There are many steps ahead before Georgia could open up the coast for oyster cultivation, but that process continued Tuesday morning as the meeting of the House Rural Development Council concluded at the College of Coastal Georgia.
State Rep. Jeff Jones, R-St. Simons Island, is still working on language for a bill he hopes will pass the General Assembly in the 2019 session.
“As this whole thing has begun to evolve, we’ve had contacts from a number of the … distributors throughout the state who are anxious to see us deliver quality, farm-raised oysters to the restaurant industry on a 12-month a year basis,” Jones said. “But, we’re going to need to bring the spat in from out of state. Quite frankly, there is not enough oyster hatchery facility or capacity currently in the state to be able to service what we believe will be a very good and strong industry.”
Jones said the state Department of Natural Resources’ Coastal Resources Division is going to need to hire at least three new staffers to kick off the oyster cultivation process, but he said there is money already set aside that can be used for these jobs.
“So, we’ve got legislation in process, got the full support of (DNR), we’ve got funding lined up, and we have market demand that’s already been expressed by folks such as Inland Seafood, a big seafood distributor out of Atlanta,” Jones said. “All the elements of this are coming together in an incredibly smooth fashion. And so for me, I more or less stumbled into this because of all the work done by the various folks involved in the industry.
“Actually, it was a reporter from The Brunswick News that contacted me three or four months ago — whenever that was — doing an article about why oysters haven’t taken off in the state of Georgia. And that piqued my interest enough that I jumped into that process, and again, we brought it to where we are today.”
Jones said he’s looking at the proposal as a McIntosh County-centered initiative, and has a stakeholder meeting scheduled for Oct. 30 in McIntosh County, though he sees the project as impacting all the state’s coastal counties, and, with the distribution chain, throughout the state.
“McIntosh County, in the ‘20s and ‘30s, actually used to be a huge oyster producer in the state,” Jones said. “They harvested the oysters, the wild-grown oysters, and they were canned. I understand there are still remnants of some canneries still existing in McIntosh County that didn’t get quite cleaned up.
“But, they … over-harvested, and the taste of the consumers changed — people weren’t looking for canned oysters any longer. Our tastes are now more roasted and raw oysters. This is just a natural evolution of the demand by the marketplace to deliver oysters year-round.”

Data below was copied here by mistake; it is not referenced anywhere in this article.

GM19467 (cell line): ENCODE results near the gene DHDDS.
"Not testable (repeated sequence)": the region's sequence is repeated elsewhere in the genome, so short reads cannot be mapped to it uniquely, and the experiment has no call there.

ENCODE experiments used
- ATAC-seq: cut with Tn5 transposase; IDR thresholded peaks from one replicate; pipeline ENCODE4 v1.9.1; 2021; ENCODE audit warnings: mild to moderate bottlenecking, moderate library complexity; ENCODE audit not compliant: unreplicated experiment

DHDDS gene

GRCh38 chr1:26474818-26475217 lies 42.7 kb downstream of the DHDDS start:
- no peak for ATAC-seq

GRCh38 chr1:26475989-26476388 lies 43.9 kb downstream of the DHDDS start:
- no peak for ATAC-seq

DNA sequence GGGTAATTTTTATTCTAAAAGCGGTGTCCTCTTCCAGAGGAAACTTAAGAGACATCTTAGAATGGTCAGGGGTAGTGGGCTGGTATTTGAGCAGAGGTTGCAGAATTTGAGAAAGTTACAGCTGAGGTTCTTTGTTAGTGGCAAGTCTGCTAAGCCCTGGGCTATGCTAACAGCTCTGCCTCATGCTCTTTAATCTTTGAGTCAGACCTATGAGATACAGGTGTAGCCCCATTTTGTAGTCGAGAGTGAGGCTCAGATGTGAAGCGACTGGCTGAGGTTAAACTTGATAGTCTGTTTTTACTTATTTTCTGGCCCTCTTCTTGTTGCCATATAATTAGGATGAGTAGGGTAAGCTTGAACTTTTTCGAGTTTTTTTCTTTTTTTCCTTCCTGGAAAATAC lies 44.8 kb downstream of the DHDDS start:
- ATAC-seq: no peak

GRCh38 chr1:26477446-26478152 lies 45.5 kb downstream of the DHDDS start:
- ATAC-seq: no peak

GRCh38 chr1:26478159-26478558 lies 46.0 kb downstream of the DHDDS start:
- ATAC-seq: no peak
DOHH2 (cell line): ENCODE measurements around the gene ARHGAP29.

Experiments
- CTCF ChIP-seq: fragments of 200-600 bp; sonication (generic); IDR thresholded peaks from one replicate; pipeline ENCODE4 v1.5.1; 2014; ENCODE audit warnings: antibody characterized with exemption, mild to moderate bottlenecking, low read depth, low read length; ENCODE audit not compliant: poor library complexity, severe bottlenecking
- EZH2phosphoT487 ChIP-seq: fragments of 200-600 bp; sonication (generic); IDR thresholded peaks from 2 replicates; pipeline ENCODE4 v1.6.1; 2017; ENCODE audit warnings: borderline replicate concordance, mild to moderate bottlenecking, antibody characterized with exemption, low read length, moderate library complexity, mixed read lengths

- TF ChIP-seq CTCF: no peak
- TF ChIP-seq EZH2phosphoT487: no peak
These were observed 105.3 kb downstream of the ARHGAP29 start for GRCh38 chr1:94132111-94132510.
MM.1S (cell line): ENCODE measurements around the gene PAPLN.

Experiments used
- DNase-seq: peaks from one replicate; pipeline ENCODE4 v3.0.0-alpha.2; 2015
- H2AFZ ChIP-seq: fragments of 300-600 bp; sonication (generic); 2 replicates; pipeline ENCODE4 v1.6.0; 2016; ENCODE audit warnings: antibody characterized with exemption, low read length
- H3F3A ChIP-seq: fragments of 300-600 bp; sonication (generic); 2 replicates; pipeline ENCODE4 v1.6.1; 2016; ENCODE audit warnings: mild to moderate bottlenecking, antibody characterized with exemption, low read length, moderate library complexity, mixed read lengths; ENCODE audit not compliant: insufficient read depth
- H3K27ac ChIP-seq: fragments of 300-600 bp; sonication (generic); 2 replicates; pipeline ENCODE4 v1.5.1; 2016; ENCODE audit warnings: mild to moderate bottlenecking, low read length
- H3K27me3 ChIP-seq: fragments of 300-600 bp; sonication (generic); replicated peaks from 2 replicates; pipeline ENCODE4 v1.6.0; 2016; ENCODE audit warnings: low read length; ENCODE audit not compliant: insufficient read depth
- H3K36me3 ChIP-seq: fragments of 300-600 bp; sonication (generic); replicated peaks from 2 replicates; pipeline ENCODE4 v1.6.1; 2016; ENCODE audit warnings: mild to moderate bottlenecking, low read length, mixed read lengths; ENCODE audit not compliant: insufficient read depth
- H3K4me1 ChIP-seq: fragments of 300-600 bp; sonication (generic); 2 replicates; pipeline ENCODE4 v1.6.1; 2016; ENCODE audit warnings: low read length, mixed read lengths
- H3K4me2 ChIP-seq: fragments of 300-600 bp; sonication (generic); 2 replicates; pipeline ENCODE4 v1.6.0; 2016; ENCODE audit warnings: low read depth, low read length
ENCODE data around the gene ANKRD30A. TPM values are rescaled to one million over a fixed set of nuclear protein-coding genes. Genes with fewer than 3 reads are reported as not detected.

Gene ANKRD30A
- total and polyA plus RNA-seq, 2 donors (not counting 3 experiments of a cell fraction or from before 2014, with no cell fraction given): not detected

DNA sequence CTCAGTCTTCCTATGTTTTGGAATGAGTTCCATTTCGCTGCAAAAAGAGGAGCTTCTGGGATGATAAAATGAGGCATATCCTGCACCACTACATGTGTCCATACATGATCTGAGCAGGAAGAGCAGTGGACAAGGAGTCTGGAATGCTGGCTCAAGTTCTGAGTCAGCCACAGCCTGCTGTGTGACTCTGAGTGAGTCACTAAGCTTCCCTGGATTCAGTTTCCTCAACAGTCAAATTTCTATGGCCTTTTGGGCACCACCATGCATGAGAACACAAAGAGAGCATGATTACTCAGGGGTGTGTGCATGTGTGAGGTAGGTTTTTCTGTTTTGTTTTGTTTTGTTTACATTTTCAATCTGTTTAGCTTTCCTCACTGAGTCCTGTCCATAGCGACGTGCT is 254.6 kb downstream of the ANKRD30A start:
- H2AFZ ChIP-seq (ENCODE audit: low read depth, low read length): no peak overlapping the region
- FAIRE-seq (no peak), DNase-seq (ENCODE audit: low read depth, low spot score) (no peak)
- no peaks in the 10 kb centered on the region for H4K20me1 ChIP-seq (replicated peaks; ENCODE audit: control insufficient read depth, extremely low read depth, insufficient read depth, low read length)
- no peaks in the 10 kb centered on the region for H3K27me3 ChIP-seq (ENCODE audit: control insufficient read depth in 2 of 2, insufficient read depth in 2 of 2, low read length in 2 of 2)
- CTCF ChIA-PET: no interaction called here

Mark Risse, director of the University of Georgia Marine Extension and Georgia Sea Grant, said not only is the potential there for oyster farming, but there’s also motivation from the federal government.
“Aquaculture presents one of our biggest opportunities for rural development at the federal level — both (the National Oceanic and Atmospheric Administration) and (the U.S. Department of Agriculture) are investing lots of money currently in developing U.S. aquaculture,” Risse said. “They want to try and correct the tremendous trade imbalance the United States has in seafood — 95 percent of the seafood we eat is imported from other countries, and there’s a huge federal effort to change that. We’ve got some success in these areas.”
He pointed out work done in the 1990s to bring clam seed into the state to facilitate clam farming. Risse said the hope is to attract commercial oyster hatcheries to Georgia that will supply growers in the years going forward.
“But, we have proven that this can work in Georgia, it is economical and people could derive a livelihood and keep living in some of our rural, coastal areas through this venture,” Risse said.
Charlie Phillips, owner of Sapelo Sea Farms, is one of the few that harvests wild-grown oysters, is involved in clam farming and is one of those looking to get into oyster farming, should legislation legalizing and regulating it pass the General Assembly. He said he’s an environmentalist and a businessman, and while some people think you can’t do both, he said you can and you should.
“Nobody has the tides that we have until you get to New England, nobody has the marshes that we have — we got, like, 30 percent of the marshes on the East Coast — we got a really good environment to grow stuff in,” Phillips said. “I tell people all the time, if you take care of your environment, you take care of your water quality, then your environment can take care of you and you can do stuff. You can have aquaculture, you can have clean water for recreational purposes, … (and) fishing.”
In other legislative news, Gov. Nathan Deal called the General Assembly to reconvene for a special emergency session Nov. 13 to deal with hurricane recovery. The legislature will also decide whether to approve a sales tax break for jet fuel, an issue that became fodder for the Republican gubernatorial nomination race earlier this year.
“Georgia was severely impacted by Hurricane Michael and many communities across our state sustained heavy financial losses,” Deal said in a statement. “In response, I will asked the General Assembly to take immediate action and lead the way in spurring rapid economic recovery for southwest Georgia communities.
“Our state budget also needs to be amended to ensure that we adequately cover our obligations.”